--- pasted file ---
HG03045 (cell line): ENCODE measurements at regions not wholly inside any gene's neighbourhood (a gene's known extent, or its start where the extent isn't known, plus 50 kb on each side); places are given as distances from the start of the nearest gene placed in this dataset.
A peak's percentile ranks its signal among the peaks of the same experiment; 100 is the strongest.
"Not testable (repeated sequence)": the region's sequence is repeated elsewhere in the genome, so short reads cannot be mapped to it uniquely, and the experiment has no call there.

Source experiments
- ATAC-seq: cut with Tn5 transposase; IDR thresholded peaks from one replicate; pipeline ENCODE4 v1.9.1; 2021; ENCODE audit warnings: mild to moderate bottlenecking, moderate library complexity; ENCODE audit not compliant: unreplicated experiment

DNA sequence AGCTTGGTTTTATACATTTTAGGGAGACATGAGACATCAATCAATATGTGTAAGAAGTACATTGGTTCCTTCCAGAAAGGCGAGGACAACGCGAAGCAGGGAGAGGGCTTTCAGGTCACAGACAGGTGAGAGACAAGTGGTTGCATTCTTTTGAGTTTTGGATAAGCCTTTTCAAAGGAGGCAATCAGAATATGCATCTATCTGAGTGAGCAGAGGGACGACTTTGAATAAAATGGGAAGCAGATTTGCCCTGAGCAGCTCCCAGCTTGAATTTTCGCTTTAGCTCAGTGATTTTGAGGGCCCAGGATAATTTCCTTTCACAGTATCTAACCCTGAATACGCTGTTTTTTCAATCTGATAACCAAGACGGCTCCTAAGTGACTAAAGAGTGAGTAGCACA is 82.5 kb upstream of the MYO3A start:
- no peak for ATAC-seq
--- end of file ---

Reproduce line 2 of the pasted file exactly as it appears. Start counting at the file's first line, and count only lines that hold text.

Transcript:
A peak's percentile ranks its signal among the peaks of the same experiment; 100 is the strongest.